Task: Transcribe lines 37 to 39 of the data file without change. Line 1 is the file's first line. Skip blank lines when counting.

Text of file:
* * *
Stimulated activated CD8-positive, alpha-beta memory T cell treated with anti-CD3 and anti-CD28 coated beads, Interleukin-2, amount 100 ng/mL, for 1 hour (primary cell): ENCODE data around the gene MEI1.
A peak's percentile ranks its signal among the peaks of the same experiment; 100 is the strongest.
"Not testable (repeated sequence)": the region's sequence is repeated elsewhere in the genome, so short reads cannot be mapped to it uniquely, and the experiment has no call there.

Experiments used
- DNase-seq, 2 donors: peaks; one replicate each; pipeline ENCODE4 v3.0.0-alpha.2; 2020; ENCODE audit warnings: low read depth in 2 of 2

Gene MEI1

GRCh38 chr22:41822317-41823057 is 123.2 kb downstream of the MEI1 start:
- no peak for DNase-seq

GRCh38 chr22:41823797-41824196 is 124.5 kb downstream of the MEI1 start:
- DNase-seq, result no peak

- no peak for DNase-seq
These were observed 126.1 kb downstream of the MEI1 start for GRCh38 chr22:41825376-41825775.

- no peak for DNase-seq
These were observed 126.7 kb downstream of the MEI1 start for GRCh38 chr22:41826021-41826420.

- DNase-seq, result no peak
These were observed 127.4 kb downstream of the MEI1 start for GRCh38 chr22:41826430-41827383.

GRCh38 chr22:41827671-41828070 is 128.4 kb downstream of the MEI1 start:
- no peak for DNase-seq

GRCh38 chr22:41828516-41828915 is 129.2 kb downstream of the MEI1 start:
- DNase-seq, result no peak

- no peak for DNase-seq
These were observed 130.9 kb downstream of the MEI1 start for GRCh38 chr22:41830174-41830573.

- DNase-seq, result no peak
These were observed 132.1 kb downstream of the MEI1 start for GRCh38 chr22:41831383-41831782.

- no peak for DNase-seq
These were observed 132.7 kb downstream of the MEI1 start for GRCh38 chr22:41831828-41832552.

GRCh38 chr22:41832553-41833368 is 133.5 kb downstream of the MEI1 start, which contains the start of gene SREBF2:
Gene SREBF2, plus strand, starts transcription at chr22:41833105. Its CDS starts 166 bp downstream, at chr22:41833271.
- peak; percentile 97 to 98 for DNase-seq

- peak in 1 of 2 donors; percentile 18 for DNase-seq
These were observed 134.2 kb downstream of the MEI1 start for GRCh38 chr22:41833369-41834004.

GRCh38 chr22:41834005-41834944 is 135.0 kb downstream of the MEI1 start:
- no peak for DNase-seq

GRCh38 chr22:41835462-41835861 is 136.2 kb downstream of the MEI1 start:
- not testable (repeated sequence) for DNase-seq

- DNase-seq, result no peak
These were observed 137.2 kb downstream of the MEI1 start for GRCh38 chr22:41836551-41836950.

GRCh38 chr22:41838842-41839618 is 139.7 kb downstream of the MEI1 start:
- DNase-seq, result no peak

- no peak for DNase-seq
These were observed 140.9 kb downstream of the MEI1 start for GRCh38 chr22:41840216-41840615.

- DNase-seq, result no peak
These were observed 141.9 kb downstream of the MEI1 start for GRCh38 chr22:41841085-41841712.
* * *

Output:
These were observed 137.2 kb downstream of the MEI1 start for GRCh38 chr22:41836551-41836950.

GRCh38 chr22:41838842-41839618 is 139.7 kb downstream of the MEI1 start:
- DNase-seq, result no peak